For those of us who were without electricity to their houses in Auckland for several days, it’s worth turning our thoughts to Vector.
First off, a huge thanks to all their lines maintenance subcontractors who worked incredibly hard and their families who saw them go out and work at night in the storm for us. It was only this morning that many of the street lights came back on, as they had constantly re-routed electricity to domestic homes while available power was tight.
But secondly, Vector has not been held to account. Not by the government, or the media, or anyone else. It is very hard to.
In the long term, there’s a chance that Vector will come back under democratic control when in 2073 the trust that owns 75.1% of Vector is wound up and the shares returned to Auckland Council.
But that’s no comfort when you can’t even see the matches to get the fire started, and winter’s coming.
The only major regulation that Vector is under is through the Electricity Commission. Suppliers of electricity lines provide public information about their network and electricity prices on an annual basis. They are regulated just to ensure that the price and quality of the service is comparable with what consumers would expect to receive in a competitive market.
Being able to prove what the price a consumer would expect to receive in a competitive market is one of the most arcane sports in the legal and economic enclaves of New Zealand. It is about as far removed from me, thousands of me, and my last remaining piece of Little Lucifer Firestarters hoping like crap that the damp matches will strike as you could possibly be.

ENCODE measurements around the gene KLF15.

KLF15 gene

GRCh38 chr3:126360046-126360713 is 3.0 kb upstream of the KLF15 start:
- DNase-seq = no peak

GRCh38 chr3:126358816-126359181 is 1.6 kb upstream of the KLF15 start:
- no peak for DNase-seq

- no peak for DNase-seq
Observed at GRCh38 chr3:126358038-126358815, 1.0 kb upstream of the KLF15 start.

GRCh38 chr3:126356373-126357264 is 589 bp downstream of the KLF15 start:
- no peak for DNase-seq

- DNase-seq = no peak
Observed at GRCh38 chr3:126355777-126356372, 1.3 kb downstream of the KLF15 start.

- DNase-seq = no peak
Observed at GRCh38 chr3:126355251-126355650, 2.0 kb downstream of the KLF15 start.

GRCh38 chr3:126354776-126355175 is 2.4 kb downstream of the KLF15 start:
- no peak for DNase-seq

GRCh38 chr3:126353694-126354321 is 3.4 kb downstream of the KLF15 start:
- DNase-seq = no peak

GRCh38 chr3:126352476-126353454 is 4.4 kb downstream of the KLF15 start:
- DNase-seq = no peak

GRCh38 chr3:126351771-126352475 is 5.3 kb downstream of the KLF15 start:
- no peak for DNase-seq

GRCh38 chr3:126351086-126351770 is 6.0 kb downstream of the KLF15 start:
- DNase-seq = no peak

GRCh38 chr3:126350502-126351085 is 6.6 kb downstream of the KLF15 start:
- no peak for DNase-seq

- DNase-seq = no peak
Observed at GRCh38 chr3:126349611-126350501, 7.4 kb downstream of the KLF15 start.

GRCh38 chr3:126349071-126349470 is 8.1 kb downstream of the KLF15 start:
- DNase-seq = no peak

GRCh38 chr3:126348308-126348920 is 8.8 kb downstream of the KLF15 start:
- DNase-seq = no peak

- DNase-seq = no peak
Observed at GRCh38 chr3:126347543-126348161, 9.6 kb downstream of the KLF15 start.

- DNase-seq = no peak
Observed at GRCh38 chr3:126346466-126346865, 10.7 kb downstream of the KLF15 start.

The Auckland Council offered hot showers at its swimming pools, and bottles of water. My nearest was half an hours’ drive away. That apparently is the limit of what to expect from the entire public realm.
Even if I squinted my eyes and dreamed of a New Zealand in which the state owned every electricity company directly, I have no faith that the owners would give any more of a damn. When I needed it most, in the middle of a storm, and cold, with the fridge and freezer defrosted, neither ownership nor regulation helped.
Some may say that the whole of Auckland would not need Vector or their likes if everyone was on photovoltaic cells and lived off grid. Few have the capital, and the sentiment is again pretty cold comfort. Vector do interesting programmes in that area, but uptake is low and will remain so.
We are a nation beset by oligopolistic capture in our electricity suppliers. We have very few regulatory instruments with any force. We have a government that now exists with respect to electricity in a nasty halfway house that is neither state-controlled, nor well regulated when it really counts, nor fully market driven. The sum total of accountability was to call them and get a voice recording, and an app that didn’t work. Cheers. The circuit vector of accountability never lands on Vector.
Vector generates tonnes of revenue, which instead of really preparing for the future where all lines need to be undergrounded, throws the money away in individual cheques to share trust beneficiaries. It cannot be seen to overspend lest the average price per unit becomes out of whack with “what consumers would expect to receive in a competitive market”. Which is a fat lot of use while your washing goes mouldy in the machine and you’re trying to find your shirts in the morning by braille.
To even keep the sewerage system working, Watercare had to bring in shipping-container-sized portable generators to all their pump sites. Some phone exchanges had independent power. A properly resourced Vector would have had that scale of backup.
These storms cannot be arranged and are getting worse, faster, and more destructive. A state, a society, and a commercial economy without either the institutional will, instruments, or ability to unite consumer dissatisfaction with shareholder force is too brittle to sustain much damage at all.
No compensation, no apology, no rebate, no discount. Nothing.
It will be next in some other city, some other company. In time we will all hold the match together.
Cold comfort, when winter’s coming, and no one is held to account at all.